While the administration has embraced the idea of a stronger federal role in local community-building, Flint added, Obama aides seem to have paid less attention to countering politically motivated critics who depict smart growth as an attempt to dictate Americans’ lifestyle choices.
“It’s very much tied in to those who are calling action on climate change a distraction and unnecessary,” Flint said. “In the court of public opinion, that seems like pretty tough going. Do they [the Obama administration] have a talking-points kind of campaign for that? I don’t know.”
When asked about ideological obstacles to funding and support for less auto-centric development, Poticha cited studies that have found walkable communities generating up to 50 percent of future housing-market demand — not to mention a lower share of foreclosures. “We’re not dictating anything, we’re not saying, ‘You’ve got to build in a certain exact way,'” she said. “There are still plenty of sources of money that help all the folks who don’t agree with this approach.”
The ‘New Federalism’
A major part of the Partnership’s ethos is redefining the way Americans view their hometowns, treating the urban-suburban cultural divide like another outmoded silo to be dissolved.
“Today, challenges we once associated with cities — from homelessness to foreclosures — have become suburbanized,” HUD chief Donovan noted in his speech this month, calling for “a new federalism, attuned to place” that encourages different regions to connect their residents in ways that make sense locally.
A sprawling metro area such as Raleigh-Durham, N.C., for example, would be encouraged to pursue different transportation and land-use strategies than denser, already transit-rich cities (think New York) or fast-growing exurbs (think Loudoun County, Va., or Kendall County, Ill.).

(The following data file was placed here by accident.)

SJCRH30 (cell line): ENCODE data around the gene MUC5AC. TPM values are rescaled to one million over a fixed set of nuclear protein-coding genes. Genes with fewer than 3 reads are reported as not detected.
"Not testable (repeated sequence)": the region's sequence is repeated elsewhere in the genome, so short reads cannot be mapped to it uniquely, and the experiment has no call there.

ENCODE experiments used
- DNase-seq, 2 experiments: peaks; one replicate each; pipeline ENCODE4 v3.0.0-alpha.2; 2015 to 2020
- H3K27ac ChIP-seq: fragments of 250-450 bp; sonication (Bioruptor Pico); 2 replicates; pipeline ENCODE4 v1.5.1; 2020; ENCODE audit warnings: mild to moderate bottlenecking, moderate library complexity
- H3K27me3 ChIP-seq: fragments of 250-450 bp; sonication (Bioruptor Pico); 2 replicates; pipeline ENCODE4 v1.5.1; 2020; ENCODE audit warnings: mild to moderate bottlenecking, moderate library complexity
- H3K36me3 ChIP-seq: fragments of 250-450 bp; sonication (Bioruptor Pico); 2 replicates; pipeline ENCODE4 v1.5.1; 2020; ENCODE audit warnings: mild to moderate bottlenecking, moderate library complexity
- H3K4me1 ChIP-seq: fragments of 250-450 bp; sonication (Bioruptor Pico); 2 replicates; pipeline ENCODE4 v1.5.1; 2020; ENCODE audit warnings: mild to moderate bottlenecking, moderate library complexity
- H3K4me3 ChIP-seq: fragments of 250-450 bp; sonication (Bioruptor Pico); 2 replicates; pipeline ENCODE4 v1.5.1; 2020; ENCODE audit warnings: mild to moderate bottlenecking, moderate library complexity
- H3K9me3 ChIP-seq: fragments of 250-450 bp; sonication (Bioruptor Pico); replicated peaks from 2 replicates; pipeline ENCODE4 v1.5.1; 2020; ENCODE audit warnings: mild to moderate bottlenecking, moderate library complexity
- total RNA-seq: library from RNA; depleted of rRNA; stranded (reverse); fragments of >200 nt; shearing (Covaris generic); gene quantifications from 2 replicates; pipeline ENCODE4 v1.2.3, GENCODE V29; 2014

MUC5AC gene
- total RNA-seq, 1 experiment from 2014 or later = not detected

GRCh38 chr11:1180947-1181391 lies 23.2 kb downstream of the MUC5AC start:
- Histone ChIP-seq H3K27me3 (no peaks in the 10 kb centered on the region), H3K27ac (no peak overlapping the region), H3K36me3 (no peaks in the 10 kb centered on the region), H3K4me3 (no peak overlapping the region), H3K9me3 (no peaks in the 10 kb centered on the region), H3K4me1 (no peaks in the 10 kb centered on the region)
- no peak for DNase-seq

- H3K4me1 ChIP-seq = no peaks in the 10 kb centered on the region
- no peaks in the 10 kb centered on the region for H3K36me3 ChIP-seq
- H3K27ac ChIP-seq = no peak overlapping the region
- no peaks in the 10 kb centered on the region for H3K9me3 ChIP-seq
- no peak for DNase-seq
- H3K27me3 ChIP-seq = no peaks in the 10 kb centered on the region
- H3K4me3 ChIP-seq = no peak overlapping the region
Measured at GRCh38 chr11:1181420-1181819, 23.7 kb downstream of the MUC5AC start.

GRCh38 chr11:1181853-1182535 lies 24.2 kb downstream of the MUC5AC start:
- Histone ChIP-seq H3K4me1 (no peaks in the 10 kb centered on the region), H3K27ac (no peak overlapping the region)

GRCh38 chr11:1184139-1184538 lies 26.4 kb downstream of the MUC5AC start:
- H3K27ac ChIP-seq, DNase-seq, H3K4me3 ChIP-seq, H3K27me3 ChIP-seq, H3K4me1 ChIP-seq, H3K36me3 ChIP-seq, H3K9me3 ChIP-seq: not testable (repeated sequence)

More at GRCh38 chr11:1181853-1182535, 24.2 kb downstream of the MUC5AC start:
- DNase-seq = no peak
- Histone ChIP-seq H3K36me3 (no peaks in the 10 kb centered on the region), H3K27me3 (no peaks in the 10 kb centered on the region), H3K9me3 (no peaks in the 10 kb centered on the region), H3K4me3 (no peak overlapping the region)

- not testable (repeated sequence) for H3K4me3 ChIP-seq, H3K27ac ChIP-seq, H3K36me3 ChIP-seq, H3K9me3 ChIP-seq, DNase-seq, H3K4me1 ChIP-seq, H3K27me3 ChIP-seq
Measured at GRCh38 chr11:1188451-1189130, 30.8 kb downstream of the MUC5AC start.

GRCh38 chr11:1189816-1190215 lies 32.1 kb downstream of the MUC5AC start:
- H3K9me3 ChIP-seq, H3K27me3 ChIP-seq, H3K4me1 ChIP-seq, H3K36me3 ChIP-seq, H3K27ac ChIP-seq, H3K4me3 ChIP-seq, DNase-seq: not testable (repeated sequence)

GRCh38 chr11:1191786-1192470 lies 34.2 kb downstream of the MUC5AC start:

The Partnership is not the first federal attempt to get involved in local projects such as mixed-use zoning laws and pedestrian plazas. More than a decade ago, Vice President Al Gore promoted an array of smart-growth grants under the umbrella of “Livable Communities for the 21st Century.” The Clinton administration effort even included a “listening tour” with local officials working on development reform, similar to the September tour that Poticha made with the three Cabinet members she advises.
That type of open communication between different levels of government will be crucial to the Partnership’s success, said John Robert Smith, who succeeded Poticha at the helm of the transportation-reform group Reconnecting America.
“The proof will be in pushing that same type of collaborative effort down to the state and local faces” of HUD, DOT, and the EPA, Smith said. “If it doesn’t get to the local level of implementation, it’s not going to happen effectively.”
But Schroeer of Smart Growth America thinks smart-growth efforts are better positioned to succeed now than ever before. During the late 1990s, he said, “we just didn’t know how to do some of those projects, and now we do. [Now] it’s not so much being pushed from Washington as it is being demanded by communities.”
The high level of interest in the TIGER program is evidence of that demand. More than 1,450 applications for grants, seeking a total of $59 billion in funding, flowed into the DOT, but only 51 [PDF] got to split the $1.5 billion available. The winning proposals included $50 million for Kansas City’s urban Green Impact Zone, which aims to give low-income residents weatherization job training as well as better transit access, and a $5.6 million remodeling of downtown Dubuque, Iowa, one of the three stops on the Partnership’s September sustainability tour.
Initially, Poticha confessed, “I’d been something of a skeptic about including Dubuque,” a city of less than 60,000 that is known more for its actual silos than for any commitment to bicycling or green buildings.
After hearing from local officials, however, she and other Partnership officials walked away believers. “It was incredible — here in this small community in the middle of the country, they had just completely embraced the idea that the key to the future of their town was reinvesting in downtown,” Poticha said.
“It was one of those moments when you just thought, ‘If they can do it in Dubuque, we can do this anywhere.'”